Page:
Alamieyeseigha: Death Nigerians find difficult to believe

THE GUARDIAN Newspaper- Abiodun Fanoro and Seye Olumide

THREE days after the death of former governor of Bayelsa State, Diepreye Solomon Peter Alamieyeseigha, most Nigerians are yet to come to terms with the news of his death as many keep asking ‘is it true’? In a show of utter disbelief.

To many, this disbelief stems from the character he assumed during his escape drama from the United Kingdom 10 years ago, more so that the death curiously came at a time the same British Government announced its intention to request for the extradition of the former governor to London to continue with his trial abandoned a decade ago.

To many others, the news of his death is a rude shock, because it came at time when the man who for a while was out of public glare, progressively began to return to lime light.

The death of the man popularly referred to as ‘governor-general’ of the Ijaw nation appears to be the climax of the series of travails he again ran into after the government of former President Goodluck Jonathan had tried to give him a new lease of life when he was given a state pardon by Jonathan, his former deputy governor who later became president.

Alamieyeseigha certainly did not die a happy man. He suffered multiple tragedies in his last days on earth and, on Saturday, went to his grave abruptly, apparently with a broken heart.

In October 2014, the former governor flew to Dubai, United Arab Emirates, to retrieve the corpse of Oyamieyifa, one of his sons who died under controversial circumstances. No father wants to bury his child, and not even under such a cloud.

Tonbra, his other son, broke up with his wife of seven months, Chikodi Stella Ononiwu, early 2015 in controversial circumstances after a dream wedding, which was the talk of the town. That might have been of little worry to Alamieyeseigha, who had to also watch his wife, Margret, suffer so much pain as a result of bad health. There are also reports that she is currently undergoing treatment for a life-threatening ailment.

And in a most dramatic twist of fate, the British government recently requested his extradition to face trial for alleged money laundering.

In September 2005, the UK’s Metropolitan police had detained him after finding about £1 million cash on him, and another £1.8 million in cash and accounts. He was subsequently charged with money laundering but he jumped bail after allegedly disguising as a woman, an allegation he denied.

A family source said he was very sad when he received the news of the plans to extradite him to the UK. “He was devastated over the plans to take him back to UK for trials. He told family members that he has suffered enough of the judicial processes and humiliation.” the source said. A few days later, he fell into a coma. He never recovered as he died on Saturday from cardiac arrest at the University of Port Harcourt Teaching Hospital.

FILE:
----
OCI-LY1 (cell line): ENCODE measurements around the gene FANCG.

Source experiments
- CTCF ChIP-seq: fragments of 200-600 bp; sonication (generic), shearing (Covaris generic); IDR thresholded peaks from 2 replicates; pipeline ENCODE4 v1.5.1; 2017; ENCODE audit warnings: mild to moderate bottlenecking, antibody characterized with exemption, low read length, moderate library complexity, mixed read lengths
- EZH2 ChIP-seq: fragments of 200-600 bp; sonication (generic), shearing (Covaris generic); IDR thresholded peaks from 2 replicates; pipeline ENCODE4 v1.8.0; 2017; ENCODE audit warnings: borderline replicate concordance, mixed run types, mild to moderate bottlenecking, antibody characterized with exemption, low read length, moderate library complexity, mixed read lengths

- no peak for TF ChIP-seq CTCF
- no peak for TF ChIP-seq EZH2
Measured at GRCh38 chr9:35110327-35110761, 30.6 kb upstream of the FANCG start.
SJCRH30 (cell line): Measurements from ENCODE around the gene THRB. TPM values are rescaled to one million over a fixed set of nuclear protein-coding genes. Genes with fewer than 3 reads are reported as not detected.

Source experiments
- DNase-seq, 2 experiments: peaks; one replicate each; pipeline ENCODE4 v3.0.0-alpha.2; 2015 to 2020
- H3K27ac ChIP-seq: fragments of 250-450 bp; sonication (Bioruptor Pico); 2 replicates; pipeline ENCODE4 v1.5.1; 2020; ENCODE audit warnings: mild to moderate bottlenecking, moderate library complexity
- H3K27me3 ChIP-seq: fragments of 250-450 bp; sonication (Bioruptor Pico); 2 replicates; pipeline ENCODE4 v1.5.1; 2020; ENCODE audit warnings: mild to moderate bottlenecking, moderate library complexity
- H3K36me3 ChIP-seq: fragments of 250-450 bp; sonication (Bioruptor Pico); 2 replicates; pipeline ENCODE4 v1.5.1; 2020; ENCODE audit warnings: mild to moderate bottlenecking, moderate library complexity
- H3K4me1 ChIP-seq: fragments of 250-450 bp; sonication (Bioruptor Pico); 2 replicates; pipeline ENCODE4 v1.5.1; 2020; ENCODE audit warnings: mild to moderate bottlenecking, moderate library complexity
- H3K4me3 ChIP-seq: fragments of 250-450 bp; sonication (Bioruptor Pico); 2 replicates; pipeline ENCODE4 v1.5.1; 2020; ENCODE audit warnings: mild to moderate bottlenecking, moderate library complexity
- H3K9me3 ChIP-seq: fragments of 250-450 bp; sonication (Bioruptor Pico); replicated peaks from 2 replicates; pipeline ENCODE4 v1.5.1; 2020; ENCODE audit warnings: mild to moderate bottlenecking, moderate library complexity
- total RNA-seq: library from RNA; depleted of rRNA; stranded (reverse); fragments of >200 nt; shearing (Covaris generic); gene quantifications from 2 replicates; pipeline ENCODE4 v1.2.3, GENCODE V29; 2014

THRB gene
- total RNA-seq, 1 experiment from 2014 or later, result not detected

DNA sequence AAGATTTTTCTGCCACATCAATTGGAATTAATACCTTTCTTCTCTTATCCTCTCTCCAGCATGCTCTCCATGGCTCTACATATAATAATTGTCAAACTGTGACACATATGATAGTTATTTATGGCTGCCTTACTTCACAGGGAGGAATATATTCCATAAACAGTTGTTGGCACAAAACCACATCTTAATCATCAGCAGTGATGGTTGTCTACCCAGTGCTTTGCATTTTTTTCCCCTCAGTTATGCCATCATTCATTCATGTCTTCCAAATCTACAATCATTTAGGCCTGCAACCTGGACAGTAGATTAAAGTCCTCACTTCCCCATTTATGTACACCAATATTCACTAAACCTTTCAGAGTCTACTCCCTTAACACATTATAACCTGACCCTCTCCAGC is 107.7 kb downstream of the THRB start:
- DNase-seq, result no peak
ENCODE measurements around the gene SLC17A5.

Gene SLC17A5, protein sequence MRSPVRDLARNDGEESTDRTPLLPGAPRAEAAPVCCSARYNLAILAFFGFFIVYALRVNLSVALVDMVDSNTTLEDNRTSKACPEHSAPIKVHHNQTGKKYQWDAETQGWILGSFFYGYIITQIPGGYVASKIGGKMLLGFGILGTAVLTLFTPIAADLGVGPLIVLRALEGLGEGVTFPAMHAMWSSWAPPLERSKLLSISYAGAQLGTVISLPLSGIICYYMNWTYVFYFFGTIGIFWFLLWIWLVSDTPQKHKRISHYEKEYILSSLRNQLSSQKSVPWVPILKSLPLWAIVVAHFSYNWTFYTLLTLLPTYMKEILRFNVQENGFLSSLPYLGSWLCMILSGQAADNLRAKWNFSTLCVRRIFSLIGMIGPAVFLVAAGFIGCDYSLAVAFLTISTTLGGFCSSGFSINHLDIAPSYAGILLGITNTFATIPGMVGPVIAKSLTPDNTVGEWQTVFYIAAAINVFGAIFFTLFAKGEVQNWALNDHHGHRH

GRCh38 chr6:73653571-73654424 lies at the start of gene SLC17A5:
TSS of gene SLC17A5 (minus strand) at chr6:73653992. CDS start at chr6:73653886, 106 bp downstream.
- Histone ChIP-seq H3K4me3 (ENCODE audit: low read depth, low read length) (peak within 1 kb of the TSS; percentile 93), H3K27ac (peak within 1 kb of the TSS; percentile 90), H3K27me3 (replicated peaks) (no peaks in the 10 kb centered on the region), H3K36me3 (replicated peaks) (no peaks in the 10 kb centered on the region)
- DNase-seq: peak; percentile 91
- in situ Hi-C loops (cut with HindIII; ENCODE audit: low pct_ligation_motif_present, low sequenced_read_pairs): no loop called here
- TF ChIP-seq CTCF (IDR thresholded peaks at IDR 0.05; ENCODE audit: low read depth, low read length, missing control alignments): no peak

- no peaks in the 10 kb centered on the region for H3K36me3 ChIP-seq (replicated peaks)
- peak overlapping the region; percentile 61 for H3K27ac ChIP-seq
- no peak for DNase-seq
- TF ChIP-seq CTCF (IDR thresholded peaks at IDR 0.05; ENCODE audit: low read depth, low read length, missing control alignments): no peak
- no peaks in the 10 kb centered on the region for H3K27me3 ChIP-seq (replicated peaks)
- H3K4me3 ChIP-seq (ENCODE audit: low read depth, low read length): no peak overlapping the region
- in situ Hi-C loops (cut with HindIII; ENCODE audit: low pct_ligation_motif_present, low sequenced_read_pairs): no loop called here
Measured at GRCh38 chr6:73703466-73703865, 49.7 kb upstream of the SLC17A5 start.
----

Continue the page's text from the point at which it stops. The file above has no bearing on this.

One spectacular history about Alamieyeseigha which generations yet unborn would continue to cherish and commend to others to emulate, is his relationship with former President Jonathan, a cultic one like that of the Biblical David and Jonathan.

Loyalty is rare to find in the Nigerian political terrain but DSP, as his supporters called him, got that even from Goodluck Jonathan, his two-time deputy who later become vice-president and president of Nigeria.

Unlike the average politician who would capitalise on the misfortune of his superior to launch himself into power, Jonathan stood by Alamieyeseigha until he was impeached on December 9, 2005.

In a chat with journalists shortly after he took over the reins of government in Bayelsa, Jonathan said: “You all know how I have been loyal to him from the beginning until this sad event made me succeed him.”

In his last known interview before he died, Alamieyeseigha commented on what made him choose Jonathan as a partner. “I wanted a deputy governor who had high level of intelligence and stable character like Jonathan.

“I also needed an establishment person and somebody who was not too ambitious that if I was out, he could stand in for me and could run the state. I needed somebody, who would not attempt to cause trouble if I travelled out of the state so that I could sleep well.” And that was exactly what Jonathan did.

Military background
Alamieyeseigha was born in 16 November 1952 in Amassoma, Ogboin North Local Government Area, Bayelsa State. He attended the Bishop Dimeari Grammar School, Yenagoa and joined the Nigerian Defence Academy, as a Cadet Officer in 1974 after which he later enrolled in the Nigerian Air Force, where he served in the department of Logistics and Supply.

He held various Air Force positions in Enugu, Markurdi, Kaduna and Ikeja abd finally retired in 1992 as a Squadron Leader.

After leaving the Air Force he became the Sole Administrator of Pabod Supplies Port Harcourt. Later he became Head of Budget, Planning, Research and Development of the National Fertiliser Company (NAFCON).

In 1999, Alamieyeseigha was elected as governor under the platform of the People’s Democratic Party (PDP) and later re-elected in 2003.
On 12 March 2013, Alamieyeseigha was pardoned by President Goodluck Jonathan, but his pardoning was criticised by many.


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